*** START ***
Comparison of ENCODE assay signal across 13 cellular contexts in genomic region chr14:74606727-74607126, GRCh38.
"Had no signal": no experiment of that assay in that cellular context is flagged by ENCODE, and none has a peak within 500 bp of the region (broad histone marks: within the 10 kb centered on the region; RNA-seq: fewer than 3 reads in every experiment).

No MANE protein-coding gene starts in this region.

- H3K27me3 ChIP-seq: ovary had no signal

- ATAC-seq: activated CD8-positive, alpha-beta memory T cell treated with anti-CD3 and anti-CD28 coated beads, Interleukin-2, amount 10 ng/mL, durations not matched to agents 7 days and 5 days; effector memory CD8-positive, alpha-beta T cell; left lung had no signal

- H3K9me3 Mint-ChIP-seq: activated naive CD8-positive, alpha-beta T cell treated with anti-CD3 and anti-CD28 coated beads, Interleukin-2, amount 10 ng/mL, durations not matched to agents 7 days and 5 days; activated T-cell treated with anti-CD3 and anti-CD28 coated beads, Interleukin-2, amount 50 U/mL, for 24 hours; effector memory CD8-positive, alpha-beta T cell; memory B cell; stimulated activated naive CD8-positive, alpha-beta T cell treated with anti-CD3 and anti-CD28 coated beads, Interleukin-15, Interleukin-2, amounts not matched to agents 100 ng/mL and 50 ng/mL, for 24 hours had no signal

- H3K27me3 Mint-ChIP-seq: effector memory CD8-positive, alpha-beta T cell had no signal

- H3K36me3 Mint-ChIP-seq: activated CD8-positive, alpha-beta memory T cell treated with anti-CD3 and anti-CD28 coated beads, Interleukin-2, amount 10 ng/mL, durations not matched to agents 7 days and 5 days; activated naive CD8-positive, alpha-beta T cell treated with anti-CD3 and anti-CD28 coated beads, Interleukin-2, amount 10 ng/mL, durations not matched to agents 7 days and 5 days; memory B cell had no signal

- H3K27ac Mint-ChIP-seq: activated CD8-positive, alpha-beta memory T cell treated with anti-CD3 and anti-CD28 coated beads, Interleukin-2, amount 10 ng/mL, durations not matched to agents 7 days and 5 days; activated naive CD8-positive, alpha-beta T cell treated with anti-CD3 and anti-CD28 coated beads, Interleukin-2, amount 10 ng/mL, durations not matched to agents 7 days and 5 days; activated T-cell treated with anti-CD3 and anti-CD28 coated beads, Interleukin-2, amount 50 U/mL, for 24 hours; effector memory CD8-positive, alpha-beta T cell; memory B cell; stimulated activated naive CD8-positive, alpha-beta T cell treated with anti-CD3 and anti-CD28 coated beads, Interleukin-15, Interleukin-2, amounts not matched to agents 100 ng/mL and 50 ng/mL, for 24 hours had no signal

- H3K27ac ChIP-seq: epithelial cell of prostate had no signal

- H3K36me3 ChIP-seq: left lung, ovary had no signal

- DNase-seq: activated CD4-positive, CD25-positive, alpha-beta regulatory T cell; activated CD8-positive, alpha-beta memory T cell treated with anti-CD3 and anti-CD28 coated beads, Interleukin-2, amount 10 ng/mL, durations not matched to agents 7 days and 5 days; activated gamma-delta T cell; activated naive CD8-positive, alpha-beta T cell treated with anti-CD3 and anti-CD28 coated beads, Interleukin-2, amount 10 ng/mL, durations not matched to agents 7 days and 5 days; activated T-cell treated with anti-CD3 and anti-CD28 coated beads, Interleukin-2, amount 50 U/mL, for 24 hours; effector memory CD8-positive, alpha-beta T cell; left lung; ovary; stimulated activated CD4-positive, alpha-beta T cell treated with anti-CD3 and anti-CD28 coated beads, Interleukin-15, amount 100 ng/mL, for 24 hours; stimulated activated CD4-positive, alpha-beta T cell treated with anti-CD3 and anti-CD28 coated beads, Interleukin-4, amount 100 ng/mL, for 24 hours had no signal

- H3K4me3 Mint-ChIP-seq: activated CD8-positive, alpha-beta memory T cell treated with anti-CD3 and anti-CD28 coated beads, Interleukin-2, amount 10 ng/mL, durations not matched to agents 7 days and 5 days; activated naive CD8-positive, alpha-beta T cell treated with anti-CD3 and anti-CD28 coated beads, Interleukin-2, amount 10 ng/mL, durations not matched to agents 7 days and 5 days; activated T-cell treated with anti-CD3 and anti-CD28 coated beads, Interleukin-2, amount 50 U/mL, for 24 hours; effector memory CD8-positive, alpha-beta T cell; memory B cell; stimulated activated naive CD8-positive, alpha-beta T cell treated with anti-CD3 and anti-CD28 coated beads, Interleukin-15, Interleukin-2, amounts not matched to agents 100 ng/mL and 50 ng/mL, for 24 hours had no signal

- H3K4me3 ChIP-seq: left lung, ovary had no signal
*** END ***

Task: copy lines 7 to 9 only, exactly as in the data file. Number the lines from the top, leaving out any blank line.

- H3K27me3 Mint-ChIP-seq: effector memory CD8-positive, alpha-beta T cell had no signal

- H3K36me3 Mint-ChIP-seq: activated CD8-positive, alpha-beta memory T cell treated with anti-CD3 and anti-CD28 coated beads, Interleukin-2, amount 10 ng/mL, durations not matched to agents 7 days and 5 days; activated naive CD8-positive, alpha-beta T cell treated with anti-CD3 and anti-CD28 coated beads, Interleukin-2, amount 10 ng/mL, durations not matched to agents 7 days and 5 days; memory B cell had no signal

- H3K27ac Mint-ChIP-seq: activated CD8-positive, alpha-beta memory T cell treated with anti-CD3 and anti-CD28 coated beads, Interleukin-2, amount 10 ng/mL, durations not matched to agents 7 days and 5 days; activated naive CD8-positive, alpha-beta T cell treated with anti-CD3 and anti-CD28 coated beads, Interleukin-2, amount 10 ng/mL, durations not matched to agents 7 days and 5 days; activated T-cell treated with anti-CD3 and anti-CD28 coated beads, Interleukin-2, amount 50 U/mL, for 24 hours; effector memory CD8-positive, alpha-beta T cell; memory B cell; stimulated activated naive CD8-positive, alpha-beta T cell treated with anti-CD3 and anti-CD28 coated beads, Interleukin-15, Interleukin-2, amounts not matched to agents 100 ng/mL and 50 ng/mL, for 24 hours had no signal